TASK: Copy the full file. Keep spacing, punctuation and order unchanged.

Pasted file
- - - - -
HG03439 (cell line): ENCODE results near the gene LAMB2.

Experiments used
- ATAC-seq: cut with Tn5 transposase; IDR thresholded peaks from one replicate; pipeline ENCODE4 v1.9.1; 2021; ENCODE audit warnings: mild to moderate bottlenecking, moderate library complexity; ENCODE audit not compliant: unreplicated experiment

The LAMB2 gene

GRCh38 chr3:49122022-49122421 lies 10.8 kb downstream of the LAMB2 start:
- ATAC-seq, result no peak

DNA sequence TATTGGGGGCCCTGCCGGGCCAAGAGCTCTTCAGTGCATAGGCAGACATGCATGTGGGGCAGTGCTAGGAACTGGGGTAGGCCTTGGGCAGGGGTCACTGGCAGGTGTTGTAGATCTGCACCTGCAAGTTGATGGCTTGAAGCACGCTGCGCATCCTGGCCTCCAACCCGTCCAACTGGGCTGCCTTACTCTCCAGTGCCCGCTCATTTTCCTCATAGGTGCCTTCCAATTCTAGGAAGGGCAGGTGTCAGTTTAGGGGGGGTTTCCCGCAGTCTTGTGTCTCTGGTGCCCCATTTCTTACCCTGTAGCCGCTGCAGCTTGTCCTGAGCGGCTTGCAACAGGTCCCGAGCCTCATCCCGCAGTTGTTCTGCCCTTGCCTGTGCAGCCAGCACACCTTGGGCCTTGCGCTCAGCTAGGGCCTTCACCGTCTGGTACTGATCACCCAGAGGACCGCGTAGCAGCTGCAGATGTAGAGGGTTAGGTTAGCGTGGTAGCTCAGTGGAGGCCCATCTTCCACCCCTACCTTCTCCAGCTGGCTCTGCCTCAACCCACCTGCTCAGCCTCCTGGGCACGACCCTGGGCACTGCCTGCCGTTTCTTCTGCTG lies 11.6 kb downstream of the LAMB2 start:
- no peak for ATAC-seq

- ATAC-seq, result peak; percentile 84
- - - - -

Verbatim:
HG03439 (cell line): ENCODE results near the gene LAMB2.

Experiments used
- ATAC-seq: cut with Tn5 transposase; IDR thresholded peaks from one replicate; pipeline ENCODE4 v1.9.1; 2021; ENCODE audit warnings: mild to moderate bottlenecking, moderate library complexity; ENCODE audit not compliant: unreplicated experiment

The LAMB2 gene

GRCh38 chr3:49122022-49122421 lies 10.8 kb downstream of the LAMB2 start:
- ATAC-seq, result no peak

DNA sequence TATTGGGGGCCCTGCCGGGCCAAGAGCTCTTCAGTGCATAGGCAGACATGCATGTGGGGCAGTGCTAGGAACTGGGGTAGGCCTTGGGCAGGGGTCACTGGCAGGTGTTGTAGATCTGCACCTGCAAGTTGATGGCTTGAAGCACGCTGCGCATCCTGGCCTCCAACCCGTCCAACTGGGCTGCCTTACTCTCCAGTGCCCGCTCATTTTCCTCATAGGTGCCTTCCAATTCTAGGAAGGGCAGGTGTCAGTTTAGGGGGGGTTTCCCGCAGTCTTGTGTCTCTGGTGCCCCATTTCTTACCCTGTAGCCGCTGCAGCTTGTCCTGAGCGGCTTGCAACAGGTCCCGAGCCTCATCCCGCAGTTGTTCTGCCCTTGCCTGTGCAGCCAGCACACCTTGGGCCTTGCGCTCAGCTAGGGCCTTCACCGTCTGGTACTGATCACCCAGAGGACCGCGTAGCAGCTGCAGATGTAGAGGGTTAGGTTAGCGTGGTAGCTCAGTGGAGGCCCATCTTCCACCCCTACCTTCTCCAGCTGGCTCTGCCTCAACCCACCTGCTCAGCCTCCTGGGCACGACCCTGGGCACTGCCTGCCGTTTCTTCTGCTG lies 11.6 kb downstream of the LAMB2 start:
- no peak for ATAC-seq

- ATAC-seq, result peak; percentile 84